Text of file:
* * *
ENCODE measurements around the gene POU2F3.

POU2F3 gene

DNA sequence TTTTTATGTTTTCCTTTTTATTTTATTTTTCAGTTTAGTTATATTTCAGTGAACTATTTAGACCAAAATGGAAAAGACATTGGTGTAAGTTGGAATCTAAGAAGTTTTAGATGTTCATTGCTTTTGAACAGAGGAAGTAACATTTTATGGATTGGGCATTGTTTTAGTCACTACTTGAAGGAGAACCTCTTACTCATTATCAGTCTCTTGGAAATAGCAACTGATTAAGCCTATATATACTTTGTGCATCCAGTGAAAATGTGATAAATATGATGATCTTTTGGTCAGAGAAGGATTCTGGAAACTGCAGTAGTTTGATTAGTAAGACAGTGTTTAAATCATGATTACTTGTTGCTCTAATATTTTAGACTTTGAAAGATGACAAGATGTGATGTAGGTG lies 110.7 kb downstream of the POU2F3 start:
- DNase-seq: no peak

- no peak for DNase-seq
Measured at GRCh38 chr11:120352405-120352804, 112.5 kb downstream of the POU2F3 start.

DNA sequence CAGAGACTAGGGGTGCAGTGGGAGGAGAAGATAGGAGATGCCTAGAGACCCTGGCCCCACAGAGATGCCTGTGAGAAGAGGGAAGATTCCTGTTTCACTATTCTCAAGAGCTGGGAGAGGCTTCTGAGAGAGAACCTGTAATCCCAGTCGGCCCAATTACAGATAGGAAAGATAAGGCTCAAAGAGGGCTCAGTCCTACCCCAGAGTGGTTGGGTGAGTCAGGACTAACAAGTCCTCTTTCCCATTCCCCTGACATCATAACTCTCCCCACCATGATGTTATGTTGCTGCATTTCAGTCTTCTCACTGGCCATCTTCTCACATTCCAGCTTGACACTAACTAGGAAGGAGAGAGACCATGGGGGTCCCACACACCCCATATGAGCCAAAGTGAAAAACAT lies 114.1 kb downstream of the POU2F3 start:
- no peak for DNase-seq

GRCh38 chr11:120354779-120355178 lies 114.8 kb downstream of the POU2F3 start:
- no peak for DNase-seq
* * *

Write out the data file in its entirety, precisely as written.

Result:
ENCODE measurements around the gene POU2F3.

POU2F3 gene

DNA sequence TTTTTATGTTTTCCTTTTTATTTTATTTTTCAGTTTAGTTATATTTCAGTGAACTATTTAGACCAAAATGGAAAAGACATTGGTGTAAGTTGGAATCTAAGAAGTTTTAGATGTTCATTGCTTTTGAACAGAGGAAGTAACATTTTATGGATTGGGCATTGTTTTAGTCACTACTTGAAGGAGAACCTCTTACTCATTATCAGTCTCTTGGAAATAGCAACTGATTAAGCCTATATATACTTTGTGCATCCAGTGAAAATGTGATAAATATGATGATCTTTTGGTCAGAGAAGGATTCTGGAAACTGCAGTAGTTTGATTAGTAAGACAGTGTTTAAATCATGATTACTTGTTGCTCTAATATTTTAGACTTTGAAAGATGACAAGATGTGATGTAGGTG lies 110.7 kb downstream of the POU2F3 start:
- DNase-seq: no peak

- no peak for DNase-seq
Measured at GRCh38 chr11:120352405-120352804, 112.5 kb downstream of the POU2F3 start.

DNA sequence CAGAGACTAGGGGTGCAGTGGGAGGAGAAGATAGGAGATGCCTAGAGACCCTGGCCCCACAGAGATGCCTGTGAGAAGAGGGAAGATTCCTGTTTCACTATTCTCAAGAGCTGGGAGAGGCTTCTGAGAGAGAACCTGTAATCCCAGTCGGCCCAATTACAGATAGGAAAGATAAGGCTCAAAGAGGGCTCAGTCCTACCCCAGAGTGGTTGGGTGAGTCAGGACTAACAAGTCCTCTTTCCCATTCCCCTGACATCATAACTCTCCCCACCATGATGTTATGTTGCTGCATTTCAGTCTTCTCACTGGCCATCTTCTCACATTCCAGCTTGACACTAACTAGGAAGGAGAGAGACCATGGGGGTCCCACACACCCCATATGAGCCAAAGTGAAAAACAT lies 114.1 kb downstream of the POU2F3 start:
- no peak for DNase-seq

GRCh38 chr11:120354779-120355178 lies 114.8 kb downstream of the POU2F3 start:
- no peak for DNase-seq